and Mecki eventually turned up behind us on the path, panting and wet. Very tired, too.

There were only some Blue Dicks and a few Sand Verbenas blooming and we saw few insects with exception of very active Carpenter Bees that constantly droned across our path.We did find some interesting butterflies, though, mating pairs of Desert Marbles, Euchloe lotta.

Looking down from the trail into the Santa Rita Research Station I recognized some familiar figures with beating sheets and nets: Charlie and Lois O'Brien and their Canadian guest Robert Anderson were searching for weevils. So our hike concluded with  a nice visit with them and station manager Mark Heitlinger.

Wednesday, March 9, 2016

Insect photography in canine company

Today I hiked the De Anza Trail. Well, I followed in the footsteps of that Spanish explorer for at least a couple of miles. And I had my own army to organize. Because Randy was working on a paper, I took all 4 dogs, even though I still don't trust Mecki and Frodo to be friends or at least peaceful. So in the car, Mecki sits in the passenger seat and the others in back.

Then, to hike, they get organized in pairs- Mecki and Bilbo and Laika and Frodo share leashes. To add to the confusion, Bilbo was bitten by either neighbor dog or Javelina, licked the wound until its size quadrupled and was turned into an inverse cone-head with the help of an Elizabethan collar. That thing swings from side to side with every step, and since he's decided to just ignore its existence,  he bangs it into legs, car doors and dog noses as if he enjoys it.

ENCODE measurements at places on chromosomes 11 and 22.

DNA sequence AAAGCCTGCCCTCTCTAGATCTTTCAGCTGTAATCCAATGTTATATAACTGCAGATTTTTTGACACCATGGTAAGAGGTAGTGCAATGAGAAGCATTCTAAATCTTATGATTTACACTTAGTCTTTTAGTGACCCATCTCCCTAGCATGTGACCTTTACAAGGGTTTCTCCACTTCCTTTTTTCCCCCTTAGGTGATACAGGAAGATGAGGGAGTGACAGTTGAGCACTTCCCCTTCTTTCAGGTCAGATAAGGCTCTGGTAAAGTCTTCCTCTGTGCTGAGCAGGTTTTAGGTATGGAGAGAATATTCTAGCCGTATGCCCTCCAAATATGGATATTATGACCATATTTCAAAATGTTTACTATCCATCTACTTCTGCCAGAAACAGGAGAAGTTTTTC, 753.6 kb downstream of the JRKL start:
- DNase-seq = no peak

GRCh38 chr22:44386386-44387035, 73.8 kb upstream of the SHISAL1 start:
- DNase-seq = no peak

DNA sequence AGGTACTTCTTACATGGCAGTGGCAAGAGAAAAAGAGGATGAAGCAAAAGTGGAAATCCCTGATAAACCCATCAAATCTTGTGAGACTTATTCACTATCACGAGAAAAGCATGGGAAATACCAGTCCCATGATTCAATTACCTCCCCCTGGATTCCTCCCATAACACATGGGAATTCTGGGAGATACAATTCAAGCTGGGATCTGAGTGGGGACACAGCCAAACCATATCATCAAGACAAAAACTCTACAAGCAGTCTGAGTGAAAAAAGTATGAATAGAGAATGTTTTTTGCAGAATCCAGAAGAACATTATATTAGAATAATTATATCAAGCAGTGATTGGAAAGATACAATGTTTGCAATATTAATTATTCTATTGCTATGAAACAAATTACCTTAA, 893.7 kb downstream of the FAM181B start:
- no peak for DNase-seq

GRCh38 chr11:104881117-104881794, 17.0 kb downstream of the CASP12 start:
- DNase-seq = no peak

The sandy path along the Santa Cruz in Marana used to produce a multitude of natural and planted spring flowers, but in this deceptive el Nino year they are few and far in between. Even sparser  are  the insects that are usually attracted to the flowers. But I anyway brought my camera and the dogs are getting their training in photography-cooperation.

Some metallic Sweat Bees collect pollen from Desert Marigolds, joined by a Buffalo Treehoppers (Ceresa)  

Some nice Anthophora Bees are visiting Parry's Penstemon but they prove very difficult to photograph.

The blooming Brittlebush has nothing to offer except a big hover fly Copestylum apiciferum which probably grew up in a decomposing cactus in the less cultivated parts of this river park.

A tiny beetle is perched on a petal of a surprisingly white desert Primrose. The beetle turns out to be Lytta auriculata, not even half as big as  these beetles usually are. Most likely it grew up as a brood parasite in the nest of a bee that only stored a minimal amount of provisions.   The plant seems to be The Dune Evening Primrose which is out of place here, but as I said, some flowers were obviously put here by well meaning city gardeners and are not quite native to the Sonoran Desert

My dogs quickly learn not only to sit quietly around the wildflower spots but they even begin to determinedly walk towards them. They know that a reward follows every successful photo session.